It’s the NFP Day – Here’s What to Look For
It is the NFP day, and no trader can ignore its importance. Employment levels are more of a concern during recessionary times, especially when it comes to the largest economy in the world – that of the United States.
So far this week, the labour-related data showed a mixed picture. Investors go clueless into today’s NFP release for the simple reason that the information at hand is contradictory, to say the least.
ISM Employment Component Continues to Shrink
Every NFP week contains at least one ISM (i.e., Institute for Supply Management) report. They equate the PMI’s in the Eurozone or the United Kingdom, and refer to the manufacturing and non-manufacturing sectors.
Investors focus on the employment component and see the changes against two metrics. One is the previous month’s report. The other is the 50 level, considered the line in the sand when it comes to contractionary and expansionary sectors.
In July, both the ISM Manufacturing and Non-Manufacturing reports showed a contractionary employment sector. Hence, a negative heading into today’s NFP report.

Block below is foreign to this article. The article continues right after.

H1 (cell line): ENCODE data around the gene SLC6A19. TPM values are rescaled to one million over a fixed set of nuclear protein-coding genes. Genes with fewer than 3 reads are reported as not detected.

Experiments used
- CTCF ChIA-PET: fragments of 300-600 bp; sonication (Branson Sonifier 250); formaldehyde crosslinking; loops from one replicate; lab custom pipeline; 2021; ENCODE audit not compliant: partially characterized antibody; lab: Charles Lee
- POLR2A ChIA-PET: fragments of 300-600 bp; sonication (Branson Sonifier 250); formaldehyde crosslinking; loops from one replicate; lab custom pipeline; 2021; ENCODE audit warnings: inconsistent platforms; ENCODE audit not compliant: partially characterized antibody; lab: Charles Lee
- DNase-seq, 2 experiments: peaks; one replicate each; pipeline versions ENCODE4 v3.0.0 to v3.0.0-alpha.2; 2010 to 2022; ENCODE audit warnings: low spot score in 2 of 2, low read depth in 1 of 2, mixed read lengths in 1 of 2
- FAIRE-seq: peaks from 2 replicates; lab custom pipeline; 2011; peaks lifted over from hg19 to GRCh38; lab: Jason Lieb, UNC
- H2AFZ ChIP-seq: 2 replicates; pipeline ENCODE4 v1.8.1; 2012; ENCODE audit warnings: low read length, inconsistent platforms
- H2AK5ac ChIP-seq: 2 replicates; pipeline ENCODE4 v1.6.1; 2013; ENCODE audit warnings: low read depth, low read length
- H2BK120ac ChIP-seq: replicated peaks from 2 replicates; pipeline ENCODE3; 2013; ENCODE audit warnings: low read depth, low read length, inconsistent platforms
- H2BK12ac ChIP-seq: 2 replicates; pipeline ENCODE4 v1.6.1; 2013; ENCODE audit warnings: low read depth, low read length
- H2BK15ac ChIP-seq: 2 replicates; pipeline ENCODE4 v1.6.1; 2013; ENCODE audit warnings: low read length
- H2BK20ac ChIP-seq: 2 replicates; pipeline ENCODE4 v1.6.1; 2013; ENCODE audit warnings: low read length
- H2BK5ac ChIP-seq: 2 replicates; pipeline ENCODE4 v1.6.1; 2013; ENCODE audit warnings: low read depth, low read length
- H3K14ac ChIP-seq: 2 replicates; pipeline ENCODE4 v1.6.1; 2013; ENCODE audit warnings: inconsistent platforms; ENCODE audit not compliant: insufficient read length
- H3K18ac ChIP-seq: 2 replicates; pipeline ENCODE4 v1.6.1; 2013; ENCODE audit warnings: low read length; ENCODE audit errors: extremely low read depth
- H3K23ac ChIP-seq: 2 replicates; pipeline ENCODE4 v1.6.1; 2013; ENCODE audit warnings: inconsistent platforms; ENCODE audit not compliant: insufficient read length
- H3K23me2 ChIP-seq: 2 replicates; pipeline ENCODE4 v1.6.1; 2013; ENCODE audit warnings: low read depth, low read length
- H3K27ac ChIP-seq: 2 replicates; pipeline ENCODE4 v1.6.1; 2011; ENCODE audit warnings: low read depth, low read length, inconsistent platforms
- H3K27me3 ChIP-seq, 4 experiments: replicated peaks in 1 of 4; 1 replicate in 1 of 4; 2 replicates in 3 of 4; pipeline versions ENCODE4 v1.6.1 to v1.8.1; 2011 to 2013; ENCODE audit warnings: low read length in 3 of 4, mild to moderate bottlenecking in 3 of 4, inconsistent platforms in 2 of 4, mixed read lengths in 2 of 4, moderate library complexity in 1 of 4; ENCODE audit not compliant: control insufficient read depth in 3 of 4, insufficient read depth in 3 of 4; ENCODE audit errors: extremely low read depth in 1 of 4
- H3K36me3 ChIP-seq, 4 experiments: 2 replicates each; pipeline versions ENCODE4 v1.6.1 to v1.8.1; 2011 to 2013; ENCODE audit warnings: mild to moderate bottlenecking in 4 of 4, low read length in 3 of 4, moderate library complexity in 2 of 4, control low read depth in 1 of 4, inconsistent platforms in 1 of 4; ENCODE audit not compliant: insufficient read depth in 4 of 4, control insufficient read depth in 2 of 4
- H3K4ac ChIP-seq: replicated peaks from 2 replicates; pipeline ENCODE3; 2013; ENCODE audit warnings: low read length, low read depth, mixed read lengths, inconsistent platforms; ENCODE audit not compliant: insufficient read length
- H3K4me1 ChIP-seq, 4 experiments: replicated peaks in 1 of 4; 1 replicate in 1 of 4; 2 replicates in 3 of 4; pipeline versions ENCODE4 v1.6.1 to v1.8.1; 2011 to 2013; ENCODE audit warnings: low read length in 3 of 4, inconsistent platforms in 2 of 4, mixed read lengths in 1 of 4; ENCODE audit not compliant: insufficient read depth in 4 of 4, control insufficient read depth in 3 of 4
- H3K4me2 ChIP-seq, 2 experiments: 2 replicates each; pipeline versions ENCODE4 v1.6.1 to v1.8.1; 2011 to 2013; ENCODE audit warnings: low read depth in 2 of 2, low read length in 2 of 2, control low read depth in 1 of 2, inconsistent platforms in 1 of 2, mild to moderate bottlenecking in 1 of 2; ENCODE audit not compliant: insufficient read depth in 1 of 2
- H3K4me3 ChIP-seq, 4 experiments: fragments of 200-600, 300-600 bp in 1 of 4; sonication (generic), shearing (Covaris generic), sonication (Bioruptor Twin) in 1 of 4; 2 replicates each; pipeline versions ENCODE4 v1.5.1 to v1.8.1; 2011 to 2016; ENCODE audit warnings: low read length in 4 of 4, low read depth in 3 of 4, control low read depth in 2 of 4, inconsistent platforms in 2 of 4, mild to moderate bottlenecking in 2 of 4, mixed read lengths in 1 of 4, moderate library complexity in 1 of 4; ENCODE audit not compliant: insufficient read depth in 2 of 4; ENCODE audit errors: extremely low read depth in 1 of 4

ADP Missed July Expectations, but June Data was Revised Higher
Two days ahead of the NFP release, the private payroll report, also known as the ADP report, provides further clues about the state of the U.S. labour market. The report missed expectations by a mile.
Only 167k jobs were created, on expectations of over a million or so. While the markets reacted promptly on the headlines, they missed the revised number for the prior month – up by more than the missing jobs in July’s report.
Trump Hinted at a Fabulous Jobs Report this Friday
To add to the confusion, President Trump tweeted this week that a fabulous jobs report comes out on Friday. This is nothing short of amazing.
First, not even the President of the United States should have access to such data in advance. Second, will markets honestly believe that such a statement is true? And finally, does it mean that the NFP headline beats expectations, or that the previous data will be revised higher?
Regardless of what the outcome will be, this is one of the most eagerly expected job reports in a while. Because it comes a few months into the coronavirus crisis, it shows the real impact the pandemic had on the largest economy in the world – a crucial fundamental factor in any market analysis.